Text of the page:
At diamond 2108, if the raw throttle angle data is greater than the closed minimum throttle value minus a predetermined value such as 1/2 (0.5) degrees, the methodology advances to diamond 2120. At diamond 2120, the transmission controller 3010 determines whether the throttle angle at update (THR) is greater than or equal to a predetermined value such as 1/2 degree (See FIG. 23C). If that criteria is not true, the methodology advances to block 2106 to reset the minimum throttle counter. If that criteria is true, the methodology advances to diamond 2122 and determines whether output speed No is less than a predetermined value such as 200 r.p.m. If the output speed No is less than the predetermined value, the methodology advances to diamond 2124 and determines whether engine speed Ne is greater than a predetermined value such as 400 r.p.m. but less than a maximum predetermined value such as Ne (maximum engine speed) plus a value such as 50 r.p.m. If that criteria is true, the methodology advances to block 2130 to be described. If No is not less than 200 r.p.m. or Ne is not greater than 400 r.p.m., or Ne is not less than Ne plus 50 r.p.m., the methodology advances to diamond 2126 and determines whether the PRNODDL code from the contact switch sensors NS1 and NS2 equals drive. If the PRNODDL code does not equal drive, the methodology advances to block 2106 previously described. If the PRNODDL code does equal drive, the methodology advances to diamond 2128 and determines whether engine speed Ne is less than turbine speed Nt minus a predetermined value such as 50 r.p.m. If that criteria is not true, the methodology advances to block 2106 previously described. If that criteria is true, the methodology advances to block 2130 and increments the minimum throttle counter. The methodology advances to diamond 2132 and determines whether the minimum throttle counter equals a predetermined value such as 28. If that criteria is not true, the methodology advances to diamond 2114 to be described herein. If that criteria is true, the methodology advances to block 2134 and increments the closed minimum throttle value of raw throttle angle data and advances to diamond 2118.

At diamond 2118, the transmission controller 3010 determines whether the closed minimum throttle value is greater than or equal to a minimum predetermined value such as eight degrees, but less than or equal to a maximum predetermined value such as forty-eight degrees. If that criteria is true, the methodology advances to block 2106 previously described. If that criteria is not true, the methodology advances to block 2136 and limits the closed minimum throttle value. The methodology then advances to block 2106 previously described to reset the minimum throttle counter. The methodology then advances to diamond 2114.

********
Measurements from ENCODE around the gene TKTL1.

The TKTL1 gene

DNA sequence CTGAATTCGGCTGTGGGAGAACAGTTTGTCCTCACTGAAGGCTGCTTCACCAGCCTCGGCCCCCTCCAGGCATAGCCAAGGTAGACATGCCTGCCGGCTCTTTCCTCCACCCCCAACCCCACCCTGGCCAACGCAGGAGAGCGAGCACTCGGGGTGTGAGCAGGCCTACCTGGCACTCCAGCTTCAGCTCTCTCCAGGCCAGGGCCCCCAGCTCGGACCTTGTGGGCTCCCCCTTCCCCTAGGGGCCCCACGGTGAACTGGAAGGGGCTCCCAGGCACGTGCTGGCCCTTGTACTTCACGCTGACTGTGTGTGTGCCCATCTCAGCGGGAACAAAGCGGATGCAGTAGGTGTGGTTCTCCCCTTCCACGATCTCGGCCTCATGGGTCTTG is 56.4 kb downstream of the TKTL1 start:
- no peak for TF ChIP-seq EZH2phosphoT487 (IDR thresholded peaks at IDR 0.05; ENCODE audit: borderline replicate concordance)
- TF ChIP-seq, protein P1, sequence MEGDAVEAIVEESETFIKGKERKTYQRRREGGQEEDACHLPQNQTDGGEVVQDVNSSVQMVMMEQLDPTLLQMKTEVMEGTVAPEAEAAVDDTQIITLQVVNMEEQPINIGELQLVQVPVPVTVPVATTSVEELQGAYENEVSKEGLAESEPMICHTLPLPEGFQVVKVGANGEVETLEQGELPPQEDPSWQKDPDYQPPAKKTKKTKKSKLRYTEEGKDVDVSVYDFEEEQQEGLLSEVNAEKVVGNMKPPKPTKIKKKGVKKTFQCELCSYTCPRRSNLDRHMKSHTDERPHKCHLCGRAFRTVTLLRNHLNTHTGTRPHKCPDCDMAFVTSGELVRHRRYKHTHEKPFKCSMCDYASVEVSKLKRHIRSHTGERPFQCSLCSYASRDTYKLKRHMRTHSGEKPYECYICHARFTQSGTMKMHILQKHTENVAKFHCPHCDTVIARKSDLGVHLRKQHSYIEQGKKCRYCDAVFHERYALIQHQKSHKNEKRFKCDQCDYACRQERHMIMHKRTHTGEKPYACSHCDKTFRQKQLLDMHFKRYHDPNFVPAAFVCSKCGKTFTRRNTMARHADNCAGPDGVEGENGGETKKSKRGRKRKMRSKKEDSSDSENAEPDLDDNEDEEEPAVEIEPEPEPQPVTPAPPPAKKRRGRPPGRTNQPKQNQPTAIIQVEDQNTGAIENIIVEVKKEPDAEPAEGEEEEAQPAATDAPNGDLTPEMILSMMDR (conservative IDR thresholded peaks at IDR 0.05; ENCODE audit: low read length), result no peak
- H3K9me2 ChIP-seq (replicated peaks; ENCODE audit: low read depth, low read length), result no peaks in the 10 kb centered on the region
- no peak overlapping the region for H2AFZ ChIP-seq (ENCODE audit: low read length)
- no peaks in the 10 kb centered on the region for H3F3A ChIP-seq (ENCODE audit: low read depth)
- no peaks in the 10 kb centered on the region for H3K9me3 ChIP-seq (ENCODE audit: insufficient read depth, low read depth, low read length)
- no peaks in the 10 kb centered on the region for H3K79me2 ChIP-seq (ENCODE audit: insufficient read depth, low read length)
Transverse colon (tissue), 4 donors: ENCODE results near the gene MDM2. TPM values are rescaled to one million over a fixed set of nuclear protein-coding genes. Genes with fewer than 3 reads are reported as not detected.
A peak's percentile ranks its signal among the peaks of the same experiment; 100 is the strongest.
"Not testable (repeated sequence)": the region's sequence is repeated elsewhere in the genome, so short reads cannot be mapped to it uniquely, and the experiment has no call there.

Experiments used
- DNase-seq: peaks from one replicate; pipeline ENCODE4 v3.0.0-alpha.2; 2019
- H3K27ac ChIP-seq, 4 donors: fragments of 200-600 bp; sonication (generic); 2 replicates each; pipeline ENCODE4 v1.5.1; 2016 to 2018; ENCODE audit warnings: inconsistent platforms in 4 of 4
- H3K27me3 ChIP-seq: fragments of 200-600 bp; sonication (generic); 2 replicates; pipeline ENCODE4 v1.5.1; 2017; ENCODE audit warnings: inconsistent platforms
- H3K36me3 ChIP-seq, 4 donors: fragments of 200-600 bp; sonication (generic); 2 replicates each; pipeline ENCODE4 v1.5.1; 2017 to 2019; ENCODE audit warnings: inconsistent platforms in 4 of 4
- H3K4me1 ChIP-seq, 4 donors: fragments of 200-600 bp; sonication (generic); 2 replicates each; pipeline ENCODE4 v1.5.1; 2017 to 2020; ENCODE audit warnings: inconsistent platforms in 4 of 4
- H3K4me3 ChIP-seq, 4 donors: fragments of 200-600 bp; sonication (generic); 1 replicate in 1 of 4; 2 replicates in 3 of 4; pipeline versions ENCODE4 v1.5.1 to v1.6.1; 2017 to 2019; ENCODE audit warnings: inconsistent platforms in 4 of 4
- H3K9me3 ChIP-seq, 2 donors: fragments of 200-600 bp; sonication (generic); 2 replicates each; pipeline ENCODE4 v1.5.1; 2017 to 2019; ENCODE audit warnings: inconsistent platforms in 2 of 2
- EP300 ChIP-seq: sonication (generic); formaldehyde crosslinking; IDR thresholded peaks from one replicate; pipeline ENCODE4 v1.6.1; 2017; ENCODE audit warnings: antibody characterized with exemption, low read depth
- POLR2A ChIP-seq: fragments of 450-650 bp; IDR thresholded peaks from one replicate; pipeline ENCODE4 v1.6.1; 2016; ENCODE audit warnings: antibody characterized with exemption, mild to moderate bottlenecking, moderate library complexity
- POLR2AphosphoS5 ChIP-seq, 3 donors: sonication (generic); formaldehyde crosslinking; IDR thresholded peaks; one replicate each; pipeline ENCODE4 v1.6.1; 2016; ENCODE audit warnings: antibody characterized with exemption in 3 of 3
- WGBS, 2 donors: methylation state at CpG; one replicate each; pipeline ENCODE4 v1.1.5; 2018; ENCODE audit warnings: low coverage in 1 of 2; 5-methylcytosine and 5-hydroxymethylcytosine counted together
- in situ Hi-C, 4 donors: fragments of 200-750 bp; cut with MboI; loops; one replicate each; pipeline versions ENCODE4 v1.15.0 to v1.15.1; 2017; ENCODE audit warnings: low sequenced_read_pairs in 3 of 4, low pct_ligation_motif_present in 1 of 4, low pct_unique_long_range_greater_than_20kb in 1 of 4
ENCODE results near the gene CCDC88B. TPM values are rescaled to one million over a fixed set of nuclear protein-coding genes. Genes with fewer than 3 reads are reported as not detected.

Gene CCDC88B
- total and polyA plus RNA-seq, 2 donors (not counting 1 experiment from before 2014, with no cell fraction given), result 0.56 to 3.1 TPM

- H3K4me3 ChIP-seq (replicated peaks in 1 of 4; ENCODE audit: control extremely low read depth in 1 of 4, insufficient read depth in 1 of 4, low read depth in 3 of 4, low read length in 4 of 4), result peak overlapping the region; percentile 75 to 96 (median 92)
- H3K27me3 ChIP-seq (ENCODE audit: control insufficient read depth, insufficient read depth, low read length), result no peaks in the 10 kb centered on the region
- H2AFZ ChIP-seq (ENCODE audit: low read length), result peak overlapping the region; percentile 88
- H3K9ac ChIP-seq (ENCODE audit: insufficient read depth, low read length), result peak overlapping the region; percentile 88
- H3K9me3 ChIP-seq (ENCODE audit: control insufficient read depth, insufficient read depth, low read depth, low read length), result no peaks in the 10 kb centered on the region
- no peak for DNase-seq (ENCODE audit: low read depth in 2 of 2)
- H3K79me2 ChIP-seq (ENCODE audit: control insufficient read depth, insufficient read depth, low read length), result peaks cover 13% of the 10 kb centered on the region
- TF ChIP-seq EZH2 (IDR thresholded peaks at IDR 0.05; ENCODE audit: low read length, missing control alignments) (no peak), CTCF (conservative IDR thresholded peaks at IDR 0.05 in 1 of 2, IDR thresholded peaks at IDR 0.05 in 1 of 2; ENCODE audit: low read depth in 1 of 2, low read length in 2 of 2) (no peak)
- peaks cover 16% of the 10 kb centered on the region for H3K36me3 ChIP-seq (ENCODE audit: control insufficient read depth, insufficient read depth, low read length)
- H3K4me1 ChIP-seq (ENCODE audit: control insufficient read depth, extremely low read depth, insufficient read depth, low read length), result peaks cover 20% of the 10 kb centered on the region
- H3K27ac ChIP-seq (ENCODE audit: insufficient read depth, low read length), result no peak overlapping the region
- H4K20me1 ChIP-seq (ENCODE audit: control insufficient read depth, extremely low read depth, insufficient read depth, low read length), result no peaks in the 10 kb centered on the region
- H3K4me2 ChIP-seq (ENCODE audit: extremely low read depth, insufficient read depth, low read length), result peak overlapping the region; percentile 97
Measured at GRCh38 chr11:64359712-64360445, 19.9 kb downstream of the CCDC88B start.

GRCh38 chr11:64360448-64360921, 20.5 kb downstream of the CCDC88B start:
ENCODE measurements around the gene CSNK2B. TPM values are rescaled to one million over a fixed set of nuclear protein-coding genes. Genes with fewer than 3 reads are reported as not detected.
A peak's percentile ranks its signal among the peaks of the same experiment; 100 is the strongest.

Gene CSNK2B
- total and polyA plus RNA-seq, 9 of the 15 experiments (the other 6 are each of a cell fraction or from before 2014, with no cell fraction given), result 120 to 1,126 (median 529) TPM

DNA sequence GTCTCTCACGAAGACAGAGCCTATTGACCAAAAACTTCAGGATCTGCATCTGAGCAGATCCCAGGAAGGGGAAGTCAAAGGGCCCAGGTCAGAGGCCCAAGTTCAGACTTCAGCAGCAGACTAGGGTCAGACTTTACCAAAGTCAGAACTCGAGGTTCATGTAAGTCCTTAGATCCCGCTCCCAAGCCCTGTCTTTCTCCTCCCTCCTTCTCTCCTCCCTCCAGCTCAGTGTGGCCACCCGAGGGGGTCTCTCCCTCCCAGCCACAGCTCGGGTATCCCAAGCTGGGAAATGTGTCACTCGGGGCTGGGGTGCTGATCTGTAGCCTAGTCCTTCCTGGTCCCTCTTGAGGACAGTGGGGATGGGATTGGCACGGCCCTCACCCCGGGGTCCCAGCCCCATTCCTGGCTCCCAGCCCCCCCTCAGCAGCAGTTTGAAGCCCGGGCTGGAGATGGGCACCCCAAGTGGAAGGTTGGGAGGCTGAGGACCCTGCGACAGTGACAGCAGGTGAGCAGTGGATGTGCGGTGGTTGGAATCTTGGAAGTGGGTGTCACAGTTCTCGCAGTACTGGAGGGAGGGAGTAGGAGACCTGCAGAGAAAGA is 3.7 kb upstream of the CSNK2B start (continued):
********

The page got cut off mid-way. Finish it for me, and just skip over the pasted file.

At diamond 2114, the transmission controller 3010 determines whether the raw throttle angle data is greater than the closed minimum throttle value. If that criteria is not true, the methodology advances to block 2138 and sets a new unlimited throttle angle equal to a predetermined value such as zero. The methodology then advances to block 2140 to be described herein.

At diamond 2114, if the throttle data is greater than the closed minimum throttle value, the methodology advances to diamond 2142 and determines whether the new unlimited throttle angle is less than or equal to a predetermined value such as 100 degrees. If that criteria is not true, the methodology advances to block 2156. If that criteria is true, the methodology advances to block 2140 and updates the minimum throttle angle memory location with THRo just computed. The methodology then advances to diamond 2144 (See FIG. 23B) and determines whether the change in the new unlimited throttle angle (ΔTHR) is between a predetermined range such as -5 to 5 degrees. If that criteria is not true, the methodology advances to block 2146 and sets the change in throttle angle within a predetermined limit such as /-5 degrees. The methodology then advances to block 2147 and sets the delta (Δ) throttle exceeded limit flag (DTHFLG) equal to one. The methodology then advances to block 2148 to be described herein.